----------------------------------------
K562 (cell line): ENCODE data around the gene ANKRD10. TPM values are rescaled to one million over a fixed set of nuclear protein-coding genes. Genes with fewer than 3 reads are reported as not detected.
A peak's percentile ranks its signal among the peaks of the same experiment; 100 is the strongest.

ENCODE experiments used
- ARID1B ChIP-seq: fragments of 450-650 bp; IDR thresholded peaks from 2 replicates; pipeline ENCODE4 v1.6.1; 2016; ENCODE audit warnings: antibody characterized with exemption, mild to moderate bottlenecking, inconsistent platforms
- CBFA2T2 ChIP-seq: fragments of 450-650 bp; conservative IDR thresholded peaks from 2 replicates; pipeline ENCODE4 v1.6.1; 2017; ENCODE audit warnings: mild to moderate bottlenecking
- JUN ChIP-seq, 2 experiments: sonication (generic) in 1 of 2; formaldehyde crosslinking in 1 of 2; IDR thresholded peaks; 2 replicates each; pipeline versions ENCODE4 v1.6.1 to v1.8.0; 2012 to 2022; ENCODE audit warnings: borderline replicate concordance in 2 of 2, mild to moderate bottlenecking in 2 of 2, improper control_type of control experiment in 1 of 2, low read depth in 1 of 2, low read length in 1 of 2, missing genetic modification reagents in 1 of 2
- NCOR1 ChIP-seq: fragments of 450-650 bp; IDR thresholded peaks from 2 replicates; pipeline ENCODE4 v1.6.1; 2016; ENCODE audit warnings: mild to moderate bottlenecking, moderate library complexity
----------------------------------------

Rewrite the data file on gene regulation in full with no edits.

K562 (cell line): ENCODE data around the gene ANKRD10. TPM values are rescaled to one million over a fixed set of nuclear protein-coding genes. Genes with fewer than 3 reads are reported as not detected.
A peak's percentile ranks its signal among the peaks of the same experiment; 100 is the strongest.

ENCODE experiments used
- ARID1B ChIP-seq: fragments of 450-650 bp; IDR thresholded peaks from 2 replicates; pipeline ENCODE4 v1.6.1; 2016; ENCODE audit warnings: antibody characterized with exemption, mild to moderate bottlenecking, inconsistent platforms
- CBFA2T2 ChIP-seq: fragments of 450-650 bp; conservative IDR thresholded peaks from 2 replicates; pipeline ENCODE4 v1.6.1; 2017; ENCODE audit warnings: mild to moderate bottlenecking
- JUN ChIP-seq, 2 experiments: sonication (generic) in 1 of 2; formaldehyde crosslinking in 1 of 2; IDR thresholded peaks; 2 replicates each; pipeline versions ENCODE4 v1.6.1 to v1.8.0; 2012 to 2022; ENCODE audit warnings: borderline replicate concordance in 2 of 2, mild to moderate bottlenecking in 2 of 2, improper control_type of control experiment in 1 of 2, low read depth in 1 of 2, low read length in 1 of 2, missing genetic modification reagents in 1 of 2
- NCOR1 ChIP-seq: fragments of 450-650 bp; IDR thresholded peaks from 2 replicates; pipeline ENCODE4 v1.6.1; 2016; ENCODE audit warnings: mild to moderate bottlenecking, moderate library complexity